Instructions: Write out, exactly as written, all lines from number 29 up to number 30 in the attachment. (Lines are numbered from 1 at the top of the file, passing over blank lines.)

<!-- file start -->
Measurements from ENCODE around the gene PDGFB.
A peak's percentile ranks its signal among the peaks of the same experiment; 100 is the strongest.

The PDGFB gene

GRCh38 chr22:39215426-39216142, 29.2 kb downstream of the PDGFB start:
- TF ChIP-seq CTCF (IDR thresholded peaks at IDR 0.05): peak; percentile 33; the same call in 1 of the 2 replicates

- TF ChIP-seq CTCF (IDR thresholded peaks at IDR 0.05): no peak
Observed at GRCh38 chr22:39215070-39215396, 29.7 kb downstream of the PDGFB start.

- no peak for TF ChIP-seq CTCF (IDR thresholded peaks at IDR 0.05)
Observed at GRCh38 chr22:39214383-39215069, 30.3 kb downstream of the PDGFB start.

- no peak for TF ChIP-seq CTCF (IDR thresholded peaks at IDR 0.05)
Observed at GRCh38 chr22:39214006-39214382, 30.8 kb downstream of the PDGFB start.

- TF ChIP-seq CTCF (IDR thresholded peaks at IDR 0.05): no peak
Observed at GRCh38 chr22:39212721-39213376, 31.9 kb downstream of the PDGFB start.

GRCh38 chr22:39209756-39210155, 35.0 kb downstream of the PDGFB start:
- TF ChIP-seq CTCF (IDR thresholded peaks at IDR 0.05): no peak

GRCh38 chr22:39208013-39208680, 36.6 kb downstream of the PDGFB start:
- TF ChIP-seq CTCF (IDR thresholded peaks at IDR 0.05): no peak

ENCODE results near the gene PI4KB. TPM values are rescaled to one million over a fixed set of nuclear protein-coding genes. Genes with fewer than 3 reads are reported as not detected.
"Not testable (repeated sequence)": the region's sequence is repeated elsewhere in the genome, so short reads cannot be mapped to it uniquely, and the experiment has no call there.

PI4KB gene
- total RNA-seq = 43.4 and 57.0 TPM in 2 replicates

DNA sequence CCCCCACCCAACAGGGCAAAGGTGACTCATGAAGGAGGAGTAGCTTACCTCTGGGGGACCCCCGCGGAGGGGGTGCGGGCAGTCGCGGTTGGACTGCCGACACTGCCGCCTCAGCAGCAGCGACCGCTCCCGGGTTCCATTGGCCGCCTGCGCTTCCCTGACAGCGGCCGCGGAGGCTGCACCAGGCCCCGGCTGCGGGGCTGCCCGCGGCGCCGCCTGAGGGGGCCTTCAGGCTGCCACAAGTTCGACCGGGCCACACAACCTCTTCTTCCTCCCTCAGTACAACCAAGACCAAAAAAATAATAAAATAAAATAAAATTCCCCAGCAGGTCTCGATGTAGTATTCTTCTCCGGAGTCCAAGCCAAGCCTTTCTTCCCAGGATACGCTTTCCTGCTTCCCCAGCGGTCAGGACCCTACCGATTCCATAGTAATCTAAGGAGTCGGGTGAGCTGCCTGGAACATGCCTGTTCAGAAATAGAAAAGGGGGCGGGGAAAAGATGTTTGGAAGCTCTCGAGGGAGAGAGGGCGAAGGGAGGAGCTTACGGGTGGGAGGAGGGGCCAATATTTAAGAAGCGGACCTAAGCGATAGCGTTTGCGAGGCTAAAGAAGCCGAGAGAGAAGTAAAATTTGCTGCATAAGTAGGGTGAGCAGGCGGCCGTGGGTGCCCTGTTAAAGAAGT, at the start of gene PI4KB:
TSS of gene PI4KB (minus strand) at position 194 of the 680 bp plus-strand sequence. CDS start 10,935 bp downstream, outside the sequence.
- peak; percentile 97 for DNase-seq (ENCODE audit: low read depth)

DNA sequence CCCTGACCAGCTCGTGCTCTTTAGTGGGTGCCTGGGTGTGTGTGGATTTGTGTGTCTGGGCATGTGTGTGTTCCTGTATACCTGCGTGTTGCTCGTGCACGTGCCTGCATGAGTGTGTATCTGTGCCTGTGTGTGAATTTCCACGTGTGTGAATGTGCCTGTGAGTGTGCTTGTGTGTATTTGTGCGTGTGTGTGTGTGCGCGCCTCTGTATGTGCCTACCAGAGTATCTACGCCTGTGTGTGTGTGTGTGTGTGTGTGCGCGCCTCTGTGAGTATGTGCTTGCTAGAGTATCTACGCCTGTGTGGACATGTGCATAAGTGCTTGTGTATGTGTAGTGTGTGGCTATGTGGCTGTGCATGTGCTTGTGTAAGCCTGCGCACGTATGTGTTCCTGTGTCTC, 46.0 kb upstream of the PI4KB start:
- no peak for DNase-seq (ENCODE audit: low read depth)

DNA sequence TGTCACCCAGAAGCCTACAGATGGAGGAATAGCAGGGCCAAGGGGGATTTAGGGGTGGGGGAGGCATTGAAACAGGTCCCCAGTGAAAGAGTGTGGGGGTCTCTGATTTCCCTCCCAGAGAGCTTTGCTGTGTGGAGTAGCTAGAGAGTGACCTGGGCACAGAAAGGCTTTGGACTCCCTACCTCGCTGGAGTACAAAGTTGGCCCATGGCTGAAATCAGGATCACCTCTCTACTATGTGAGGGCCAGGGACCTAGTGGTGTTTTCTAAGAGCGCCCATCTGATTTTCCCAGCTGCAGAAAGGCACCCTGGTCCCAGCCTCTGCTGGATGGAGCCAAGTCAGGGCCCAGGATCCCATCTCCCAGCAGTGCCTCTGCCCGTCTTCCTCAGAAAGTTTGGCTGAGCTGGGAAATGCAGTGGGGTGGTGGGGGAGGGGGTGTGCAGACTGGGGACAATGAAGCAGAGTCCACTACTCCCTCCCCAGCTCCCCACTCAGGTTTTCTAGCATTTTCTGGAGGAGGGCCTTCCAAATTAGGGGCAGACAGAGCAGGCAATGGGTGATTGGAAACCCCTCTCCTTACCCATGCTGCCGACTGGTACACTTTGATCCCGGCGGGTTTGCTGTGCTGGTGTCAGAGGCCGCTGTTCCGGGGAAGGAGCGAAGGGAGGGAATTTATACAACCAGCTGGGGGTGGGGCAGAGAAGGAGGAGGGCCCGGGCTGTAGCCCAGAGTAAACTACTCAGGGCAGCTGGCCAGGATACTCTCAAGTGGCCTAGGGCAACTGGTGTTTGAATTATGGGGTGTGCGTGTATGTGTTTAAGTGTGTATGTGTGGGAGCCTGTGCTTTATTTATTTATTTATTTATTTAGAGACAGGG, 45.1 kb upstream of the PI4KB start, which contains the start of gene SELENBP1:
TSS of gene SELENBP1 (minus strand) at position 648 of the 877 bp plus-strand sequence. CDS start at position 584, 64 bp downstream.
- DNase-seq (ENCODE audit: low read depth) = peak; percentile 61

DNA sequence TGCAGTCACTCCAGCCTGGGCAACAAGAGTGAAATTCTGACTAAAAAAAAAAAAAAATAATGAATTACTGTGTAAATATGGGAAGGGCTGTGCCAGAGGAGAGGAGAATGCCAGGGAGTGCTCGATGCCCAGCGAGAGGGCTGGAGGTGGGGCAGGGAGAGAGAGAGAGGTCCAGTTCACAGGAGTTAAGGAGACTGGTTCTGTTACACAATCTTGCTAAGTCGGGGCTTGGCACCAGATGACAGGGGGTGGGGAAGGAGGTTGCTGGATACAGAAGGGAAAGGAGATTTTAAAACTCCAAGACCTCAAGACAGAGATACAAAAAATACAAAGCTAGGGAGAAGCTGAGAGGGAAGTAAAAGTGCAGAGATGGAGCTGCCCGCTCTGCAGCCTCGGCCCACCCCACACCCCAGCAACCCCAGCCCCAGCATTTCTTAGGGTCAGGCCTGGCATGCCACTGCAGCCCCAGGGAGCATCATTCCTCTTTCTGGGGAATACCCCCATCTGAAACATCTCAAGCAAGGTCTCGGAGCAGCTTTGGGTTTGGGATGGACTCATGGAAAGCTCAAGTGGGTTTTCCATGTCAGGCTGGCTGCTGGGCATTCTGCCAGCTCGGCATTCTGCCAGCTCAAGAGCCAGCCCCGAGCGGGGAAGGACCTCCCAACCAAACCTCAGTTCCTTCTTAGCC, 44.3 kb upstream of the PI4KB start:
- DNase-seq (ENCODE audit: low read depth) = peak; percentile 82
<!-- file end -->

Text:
- DNase-seq (ENCODE audit: low read depth) = peak; percentile 61

DNA sequence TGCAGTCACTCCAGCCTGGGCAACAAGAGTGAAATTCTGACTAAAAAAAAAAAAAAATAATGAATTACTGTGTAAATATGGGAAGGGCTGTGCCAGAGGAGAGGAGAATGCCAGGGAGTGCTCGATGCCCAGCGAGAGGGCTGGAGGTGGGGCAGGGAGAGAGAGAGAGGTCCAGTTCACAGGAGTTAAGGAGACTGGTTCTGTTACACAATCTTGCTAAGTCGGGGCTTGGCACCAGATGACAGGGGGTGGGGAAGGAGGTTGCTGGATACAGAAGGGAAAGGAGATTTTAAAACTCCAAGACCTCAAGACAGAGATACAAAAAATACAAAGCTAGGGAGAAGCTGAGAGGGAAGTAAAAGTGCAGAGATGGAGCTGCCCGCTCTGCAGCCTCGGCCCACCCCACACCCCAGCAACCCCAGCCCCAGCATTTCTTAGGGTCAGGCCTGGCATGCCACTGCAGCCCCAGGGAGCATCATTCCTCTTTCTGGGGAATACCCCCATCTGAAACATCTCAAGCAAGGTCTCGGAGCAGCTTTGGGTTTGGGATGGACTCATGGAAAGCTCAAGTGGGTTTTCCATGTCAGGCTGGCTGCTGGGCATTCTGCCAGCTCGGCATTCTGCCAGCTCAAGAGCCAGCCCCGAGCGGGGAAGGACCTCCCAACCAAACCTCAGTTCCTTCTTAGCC, 44.3 kb upstream of the PI4KB start: